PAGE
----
Dwayne Johnson, better known as “The Rock” from his professional wrestling days, recently revealed he once seriously considered pursuing a career in mixed martial arts.
During a November 2023 appearance on The Joe Rogan Experience podcast, Johnson explained what attracted him to MMA and how close he came to stepping into the octagon.
Johnson rose to fame in the WWE during the late 1990s before transitioning to acting in the early 2000s. However, in the late 90s, Johnson became fascinated with the beginnings of modern MMA. He was particularly drawn to the success of early UFC stars like Ken Shamrock.
“In ’97, during that period when I was still traveling to LA and working out, we were encountering all the MMA guys. Pride had just opened up in Japan. I observed numerous MMA guys transitioning to Pride. ”
“During that timeframe, I was earning $150,000, wrestling 235 days a year. If you calculate that and consider how much you’re making per match, we started hearing that the guys in Pride were making $250k, $350k, $500k. At that point, I thought, well, I don’t think I’ll make it in WWE. People are booing me out of the arenas. I can’t be myself. They’re telling me to smile. I don’t want to smile; it’s not who I am. I began talking to Ken Shamrock, who was wrestling with us at the time. I ran into Mark Kerr and had a conversation with him. He shared a bit about Pride. I had this idea in my head – maybe I should train for MMA, go to Pride, and earn real money. Then I wouldn’t have to smile. ”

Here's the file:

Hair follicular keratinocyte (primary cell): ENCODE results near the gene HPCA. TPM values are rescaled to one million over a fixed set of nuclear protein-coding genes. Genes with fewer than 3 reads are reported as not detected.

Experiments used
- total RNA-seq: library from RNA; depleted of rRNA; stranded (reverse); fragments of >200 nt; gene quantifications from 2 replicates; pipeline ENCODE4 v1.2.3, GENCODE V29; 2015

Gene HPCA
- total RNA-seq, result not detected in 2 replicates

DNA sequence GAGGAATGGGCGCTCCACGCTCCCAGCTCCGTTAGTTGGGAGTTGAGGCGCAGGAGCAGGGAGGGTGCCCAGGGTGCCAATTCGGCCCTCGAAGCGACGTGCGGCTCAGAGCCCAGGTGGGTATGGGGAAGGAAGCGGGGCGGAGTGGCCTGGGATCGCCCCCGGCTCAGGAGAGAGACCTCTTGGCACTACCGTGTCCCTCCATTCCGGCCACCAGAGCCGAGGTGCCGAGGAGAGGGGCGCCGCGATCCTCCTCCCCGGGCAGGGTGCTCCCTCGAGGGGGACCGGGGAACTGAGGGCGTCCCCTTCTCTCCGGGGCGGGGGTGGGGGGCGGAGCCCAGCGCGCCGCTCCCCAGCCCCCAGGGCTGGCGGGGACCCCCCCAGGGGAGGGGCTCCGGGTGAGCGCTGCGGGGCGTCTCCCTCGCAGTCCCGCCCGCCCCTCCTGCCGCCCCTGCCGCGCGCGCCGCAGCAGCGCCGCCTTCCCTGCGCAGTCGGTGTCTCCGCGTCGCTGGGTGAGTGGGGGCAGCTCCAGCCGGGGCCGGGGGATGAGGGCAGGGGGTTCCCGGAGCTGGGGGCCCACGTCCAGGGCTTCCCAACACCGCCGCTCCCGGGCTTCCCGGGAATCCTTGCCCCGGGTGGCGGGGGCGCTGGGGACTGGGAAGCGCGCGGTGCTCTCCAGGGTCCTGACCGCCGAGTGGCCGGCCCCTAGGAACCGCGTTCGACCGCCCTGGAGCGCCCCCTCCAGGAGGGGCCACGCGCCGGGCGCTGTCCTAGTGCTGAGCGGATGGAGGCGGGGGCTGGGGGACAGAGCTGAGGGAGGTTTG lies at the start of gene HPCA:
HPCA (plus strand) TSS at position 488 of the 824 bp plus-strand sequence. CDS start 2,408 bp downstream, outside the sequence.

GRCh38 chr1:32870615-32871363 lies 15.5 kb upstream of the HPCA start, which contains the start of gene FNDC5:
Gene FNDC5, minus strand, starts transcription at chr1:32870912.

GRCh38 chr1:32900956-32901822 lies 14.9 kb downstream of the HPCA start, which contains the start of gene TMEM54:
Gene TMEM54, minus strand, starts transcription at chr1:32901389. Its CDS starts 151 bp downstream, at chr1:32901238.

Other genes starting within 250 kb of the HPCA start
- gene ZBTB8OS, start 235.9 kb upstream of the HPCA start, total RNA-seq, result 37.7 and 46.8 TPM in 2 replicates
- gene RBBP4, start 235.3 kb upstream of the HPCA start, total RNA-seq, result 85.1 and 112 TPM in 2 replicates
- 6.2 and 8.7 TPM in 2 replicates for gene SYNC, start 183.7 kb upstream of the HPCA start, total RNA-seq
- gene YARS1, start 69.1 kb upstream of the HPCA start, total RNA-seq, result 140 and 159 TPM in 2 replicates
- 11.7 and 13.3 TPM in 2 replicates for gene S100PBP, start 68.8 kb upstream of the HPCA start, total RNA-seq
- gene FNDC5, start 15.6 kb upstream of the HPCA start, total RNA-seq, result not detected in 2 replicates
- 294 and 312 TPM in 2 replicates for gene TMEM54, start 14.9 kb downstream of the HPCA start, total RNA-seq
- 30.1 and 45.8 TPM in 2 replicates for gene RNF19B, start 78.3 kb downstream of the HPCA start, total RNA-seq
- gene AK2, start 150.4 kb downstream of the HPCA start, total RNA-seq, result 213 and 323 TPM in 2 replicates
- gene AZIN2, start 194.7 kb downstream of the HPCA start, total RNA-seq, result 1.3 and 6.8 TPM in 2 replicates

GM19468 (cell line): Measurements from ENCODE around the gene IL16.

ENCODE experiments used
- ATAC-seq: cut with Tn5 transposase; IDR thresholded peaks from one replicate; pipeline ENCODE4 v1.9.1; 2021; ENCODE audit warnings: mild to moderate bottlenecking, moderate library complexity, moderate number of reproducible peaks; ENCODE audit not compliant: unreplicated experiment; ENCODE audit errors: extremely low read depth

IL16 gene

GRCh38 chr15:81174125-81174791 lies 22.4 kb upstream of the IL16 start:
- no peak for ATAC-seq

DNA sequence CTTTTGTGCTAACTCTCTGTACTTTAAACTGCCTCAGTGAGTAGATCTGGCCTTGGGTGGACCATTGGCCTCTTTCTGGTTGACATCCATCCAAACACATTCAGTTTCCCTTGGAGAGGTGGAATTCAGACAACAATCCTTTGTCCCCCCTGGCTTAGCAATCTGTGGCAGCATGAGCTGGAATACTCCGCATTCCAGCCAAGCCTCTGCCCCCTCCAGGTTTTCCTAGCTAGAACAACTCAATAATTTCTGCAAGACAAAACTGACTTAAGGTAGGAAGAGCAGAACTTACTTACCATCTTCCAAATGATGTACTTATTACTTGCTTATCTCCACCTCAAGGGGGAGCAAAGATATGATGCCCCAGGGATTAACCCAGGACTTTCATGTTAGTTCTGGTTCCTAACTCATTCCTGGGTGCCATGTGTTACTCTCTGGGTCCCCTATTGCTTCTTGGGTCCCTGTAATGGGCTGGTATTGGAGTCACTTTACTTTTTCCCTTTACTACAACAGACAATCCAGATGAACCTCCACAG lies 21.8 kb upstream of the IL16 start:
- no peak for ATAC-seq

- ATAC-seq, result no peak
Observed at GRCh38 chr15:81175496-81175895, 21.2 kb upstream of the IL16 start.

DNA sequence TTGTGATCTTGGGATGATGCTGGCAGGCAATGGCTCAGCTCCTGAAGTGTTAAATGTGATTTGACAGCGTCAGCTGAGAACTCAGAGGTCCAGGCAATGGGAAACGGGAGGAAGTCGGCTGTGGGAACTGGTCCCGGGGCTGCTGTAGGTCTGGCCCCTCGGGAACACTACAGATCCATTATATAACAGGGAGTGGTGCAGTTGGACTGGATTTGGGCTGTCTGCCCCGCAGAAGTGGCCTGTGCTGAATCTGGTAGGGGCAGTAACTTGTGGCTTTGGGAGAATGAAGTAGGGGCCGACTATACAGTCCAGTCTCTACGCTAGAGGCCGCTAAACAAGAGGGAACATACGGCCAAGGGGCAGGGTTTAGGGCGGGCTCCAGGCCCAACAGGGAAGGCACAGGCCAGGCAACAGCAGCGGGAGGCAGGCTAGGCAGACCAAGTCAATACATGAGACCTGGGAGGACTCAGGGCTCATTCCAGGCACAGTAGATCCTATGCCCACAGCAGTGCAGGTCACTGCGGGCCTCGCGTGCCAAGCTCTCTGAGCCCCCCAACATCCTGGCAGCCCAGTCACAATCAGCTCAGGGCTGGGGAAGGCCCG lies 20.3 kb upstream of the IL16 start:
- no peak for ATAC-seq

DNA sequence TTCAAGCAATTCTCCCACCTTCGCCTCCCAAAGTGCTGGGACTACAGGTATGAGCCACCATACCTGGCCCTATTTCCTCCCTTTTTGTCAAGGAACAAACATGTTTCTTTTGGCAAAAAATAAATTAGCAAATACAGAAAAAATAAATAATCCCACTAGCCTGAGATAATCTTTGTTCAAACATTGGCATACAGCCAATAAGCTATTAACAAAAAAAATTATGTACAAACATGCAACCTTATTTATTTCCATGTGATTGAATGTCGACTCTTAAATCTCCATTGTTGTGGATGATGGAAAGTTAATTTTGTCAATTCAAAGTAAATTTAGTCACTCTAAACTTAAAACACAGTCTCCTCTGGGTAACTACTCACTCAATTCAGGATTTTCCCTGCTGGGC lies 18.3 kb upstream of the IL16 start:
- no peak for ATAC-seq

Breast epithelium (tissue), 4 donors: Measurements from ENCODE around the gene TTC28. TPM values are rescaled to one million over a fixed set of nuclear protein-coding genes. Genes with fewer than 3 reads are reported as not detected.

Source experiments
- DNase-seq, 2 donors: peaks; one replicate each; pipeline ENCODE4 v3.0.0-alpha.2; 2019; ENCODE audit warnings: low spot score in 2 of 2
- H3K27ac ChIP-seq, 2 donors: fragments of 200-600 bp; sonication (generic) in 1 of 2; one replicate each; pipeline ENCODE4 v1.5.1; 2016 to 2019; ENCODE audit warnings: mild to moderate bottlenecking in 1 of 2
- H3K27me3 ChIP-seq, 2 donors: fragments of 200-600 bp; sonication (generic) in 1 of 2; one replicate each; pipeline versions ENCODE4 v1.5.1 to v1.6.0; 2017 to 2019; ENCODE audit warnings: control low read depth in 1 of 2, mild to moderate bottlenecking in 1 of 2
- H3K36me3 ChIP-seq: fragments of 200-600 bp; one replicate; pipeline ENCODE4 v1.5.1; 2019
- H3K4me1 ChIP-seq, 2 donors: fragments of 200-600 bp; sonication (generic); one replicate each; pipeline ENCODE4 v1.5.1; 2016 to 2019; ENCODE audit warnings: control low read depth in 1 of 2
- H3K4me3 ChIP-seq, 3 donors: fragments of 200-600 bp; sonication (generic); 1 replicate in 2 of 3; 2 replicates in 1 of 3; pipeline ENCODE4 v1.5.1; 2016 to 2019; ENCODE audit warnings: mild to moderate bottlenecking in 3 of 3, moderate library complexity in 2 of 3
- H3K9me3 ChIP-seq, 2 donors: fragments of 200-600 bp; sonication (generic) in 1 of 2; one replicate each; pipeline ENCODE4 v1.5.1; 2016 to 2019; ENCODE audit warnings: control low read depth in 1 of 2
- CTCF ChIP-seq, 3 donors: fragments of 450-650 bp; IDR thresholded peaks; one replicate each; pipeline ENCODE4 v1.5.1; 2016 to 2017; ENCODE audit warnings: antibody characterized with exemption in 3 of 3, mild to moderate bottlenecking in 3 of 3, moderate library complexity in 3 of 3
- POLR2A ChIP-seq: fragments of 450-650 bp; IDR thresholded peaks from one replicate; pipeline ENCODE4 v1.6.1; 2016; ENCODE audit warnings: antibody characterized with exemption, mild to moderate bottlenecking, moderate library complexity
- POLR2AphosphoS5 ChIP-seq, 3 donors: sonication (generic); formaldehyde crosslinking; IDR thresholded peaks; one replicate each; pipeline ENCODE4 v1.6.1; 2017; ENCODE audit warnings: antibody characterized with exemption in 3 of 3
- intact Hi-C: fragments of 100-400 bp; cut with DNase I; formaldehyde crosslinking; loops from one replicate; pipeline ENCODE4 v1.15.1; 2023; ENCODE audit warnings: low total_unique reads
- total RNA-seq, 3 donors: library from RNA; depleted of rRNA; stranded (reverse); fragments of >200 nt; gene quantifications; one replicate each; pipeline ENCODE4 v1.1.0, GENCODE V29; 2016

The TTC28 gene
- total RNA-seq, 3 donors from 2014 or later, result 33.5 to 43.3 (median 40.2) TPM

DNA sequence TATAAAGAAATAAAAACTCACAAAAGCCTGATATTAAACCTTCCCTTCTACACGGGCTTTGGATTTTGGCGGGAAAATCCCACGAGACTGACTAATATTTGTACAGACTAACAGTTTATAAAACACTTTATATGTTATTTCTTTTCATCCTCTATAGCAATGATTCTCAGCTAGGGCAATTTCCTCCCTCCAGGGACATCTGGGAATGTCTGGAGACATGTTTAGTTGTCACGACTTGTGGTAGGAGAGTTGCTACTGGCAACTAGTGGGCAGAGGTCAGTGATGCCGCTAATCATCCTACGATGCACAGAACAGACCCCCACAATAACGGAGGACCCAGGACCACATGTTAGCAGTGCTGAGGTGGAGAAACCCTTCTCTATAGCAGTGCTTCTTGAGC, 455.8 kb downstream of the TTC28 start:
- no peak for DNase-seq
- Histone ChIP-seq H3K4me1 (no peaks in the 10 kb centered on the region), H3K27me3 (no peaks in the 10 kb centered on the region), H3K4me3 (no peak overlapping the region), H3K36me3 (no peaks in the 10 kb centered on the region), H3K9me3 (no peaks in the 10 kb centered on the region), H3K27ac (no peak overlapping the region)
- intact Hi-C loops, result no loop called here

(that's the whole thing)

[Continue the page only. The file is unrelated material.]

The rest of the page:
“So, I had this entire plan in my head. I discussed it with my wife at that time, saying, I think that’s the way to go because those guys are paying real money, and these fans are booing me over here for 150 grand.”
Intrigued by MMA as an opportunity, Johnson revealed he began training seriously with the intent of competing. He worked extensively on his striking and conditioning. However, after suffering a knee injury while pro wrestling, Johnson was forced to reconsider. His coach advised him to stick with wrestling for the time being, leading Johnson to ultimately never make an MMA debut.
Still, Johnson remains an MMA fan and discussed at length the talents of early MMA pioneers during his podcast appearance. He clearly still wonders what impact he could have made if he transitioned to the fledgling sport in the late 1990s.
While Johnson found incredible success in Hollywood, his brief flirtation with MMA training indicates he will always be drawn to combat sports.
Interestingly, his claims on JRE are in contrast to comments he made in 2017. Johnson revealed back then that he contemplated an MMA career in 2007, envisioning a two-year training process with Greg Jackson, but ultimately opted to continue his path in the movie industry.